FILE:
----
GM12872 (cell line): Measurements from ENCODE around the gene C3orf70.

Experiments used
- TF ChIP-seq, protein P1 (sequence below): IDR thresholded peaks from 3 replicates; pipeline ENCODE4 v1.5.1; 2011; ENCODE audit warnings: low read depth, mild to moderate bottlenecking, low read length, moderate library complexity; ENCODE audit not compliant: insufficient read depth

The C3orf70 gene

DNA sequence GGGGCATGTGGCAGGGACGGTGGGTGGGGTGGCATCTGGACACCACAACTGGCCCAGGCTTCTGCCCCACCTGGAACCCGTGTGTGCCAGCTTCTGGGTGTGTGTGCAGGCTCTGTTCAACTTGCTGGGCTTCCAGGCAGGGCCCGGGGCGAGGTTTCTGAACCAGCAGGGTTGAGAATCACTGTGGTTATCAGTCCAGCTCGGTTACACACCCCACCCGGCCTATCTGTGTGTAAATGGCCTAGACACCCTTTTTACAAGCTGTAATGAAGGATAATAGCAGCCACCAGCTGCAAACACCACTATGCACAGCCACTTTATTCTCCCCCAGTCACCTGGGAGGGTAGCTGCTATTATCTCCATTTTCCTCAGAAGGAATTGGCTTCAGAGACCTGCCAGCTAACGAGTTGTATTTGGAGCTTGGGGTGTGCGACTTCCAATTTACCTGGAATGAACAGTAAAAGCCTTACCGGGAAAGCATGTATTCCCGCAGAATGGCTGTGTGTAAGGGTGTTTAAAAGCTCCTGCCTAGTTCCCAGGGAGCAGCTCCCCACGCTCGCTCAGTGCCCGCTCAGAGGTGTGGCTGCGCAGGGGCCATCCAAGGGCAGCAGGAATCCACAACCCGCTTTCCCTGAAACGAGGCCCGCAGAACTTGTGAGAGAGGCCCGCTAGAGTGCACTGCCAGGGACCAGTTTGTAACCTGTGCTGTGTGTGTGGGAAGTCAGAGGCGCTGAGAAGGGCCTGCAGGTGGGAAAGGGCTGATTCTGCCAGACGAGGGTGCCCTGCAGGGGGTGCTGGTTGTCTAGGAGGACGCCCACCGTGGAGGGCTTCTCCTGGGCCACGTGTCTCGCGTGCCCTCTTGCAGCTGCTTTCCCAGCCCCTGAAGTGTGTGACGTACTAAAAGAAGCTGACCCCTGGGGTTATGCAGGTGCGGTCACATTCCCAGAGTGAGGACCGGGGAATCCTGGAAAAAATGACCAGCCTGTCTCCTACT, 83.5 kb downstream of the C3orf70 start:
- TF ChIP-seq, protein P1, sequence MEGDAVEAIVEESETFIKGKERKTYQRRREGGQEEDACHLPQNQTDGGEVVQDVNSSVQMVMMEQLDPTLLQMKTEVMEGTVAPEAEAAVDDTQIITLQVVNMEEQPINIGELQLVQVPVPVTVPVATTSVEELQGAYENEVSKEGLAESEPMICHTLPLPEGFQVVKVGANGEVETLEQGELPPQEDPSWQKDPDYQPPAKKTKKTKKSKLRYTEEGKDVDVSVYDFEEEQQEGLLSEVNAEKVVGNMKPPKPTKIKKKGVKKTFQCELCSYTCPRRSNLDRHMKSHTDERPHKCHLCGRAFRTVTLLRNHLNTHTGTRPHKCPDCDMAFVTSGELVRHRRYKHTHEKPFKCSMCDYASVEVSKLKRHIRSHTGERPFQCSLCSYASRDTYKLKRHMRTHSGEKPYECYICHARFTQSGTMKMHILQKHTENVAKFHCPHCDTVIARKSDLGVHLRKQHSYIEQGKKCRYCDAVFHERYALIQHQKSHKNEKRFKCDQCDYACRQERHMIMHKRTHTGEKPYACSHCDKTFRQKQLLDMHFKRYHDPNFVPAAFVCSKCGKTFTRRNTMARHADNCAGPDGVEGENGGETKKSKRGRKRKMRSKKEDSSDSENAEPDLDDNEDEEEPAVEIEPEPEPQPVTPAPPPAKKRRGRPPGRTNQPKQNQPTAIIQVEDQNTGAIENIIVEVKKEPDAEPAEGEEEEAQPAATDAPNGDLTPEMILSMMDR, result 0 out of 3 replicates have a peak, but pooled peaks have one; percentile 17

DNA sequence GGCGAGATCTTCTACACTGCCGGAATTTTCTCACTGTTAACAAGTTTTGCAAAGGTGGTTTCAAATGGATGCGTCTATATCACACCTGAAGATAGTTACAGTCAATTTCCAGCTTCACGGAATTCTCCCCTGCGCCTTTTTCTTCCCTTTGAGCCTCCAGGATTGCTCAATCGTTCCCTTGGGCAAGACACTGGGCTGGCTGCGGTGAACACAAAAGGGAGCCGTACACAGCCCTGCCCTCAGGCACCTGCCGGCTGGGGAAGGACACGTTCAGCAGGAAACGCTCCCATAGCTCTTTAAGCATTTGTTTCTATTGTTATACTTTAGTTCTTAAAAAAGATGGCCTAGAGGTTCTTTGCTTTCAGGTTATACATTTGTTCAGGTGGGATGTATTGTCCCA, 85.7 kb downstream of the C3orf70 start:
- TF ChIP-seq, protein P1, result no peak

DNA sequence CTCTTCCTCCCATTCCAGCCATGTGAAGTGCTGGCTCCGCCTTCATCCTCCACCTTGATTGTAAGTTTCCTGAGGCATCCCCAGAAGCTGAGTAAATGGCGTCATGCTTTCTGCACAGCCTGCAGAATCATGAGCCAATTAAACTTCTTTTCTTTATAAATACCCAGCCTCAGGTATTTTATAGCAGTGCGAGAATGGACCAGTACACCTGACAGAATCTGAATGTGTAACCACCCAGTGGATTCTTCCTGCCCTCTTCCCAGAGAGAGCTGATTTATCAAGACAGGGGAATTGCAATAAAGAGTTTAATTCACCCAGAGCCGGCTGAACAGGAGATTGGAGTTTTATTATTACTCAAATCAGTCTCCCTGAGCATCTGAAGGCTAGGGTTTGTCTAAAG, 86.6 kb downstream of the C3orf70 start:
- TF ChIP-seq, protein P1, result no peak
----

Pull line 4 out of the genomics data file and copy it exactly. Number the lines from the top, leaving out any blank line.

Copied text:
The C3orf70 gene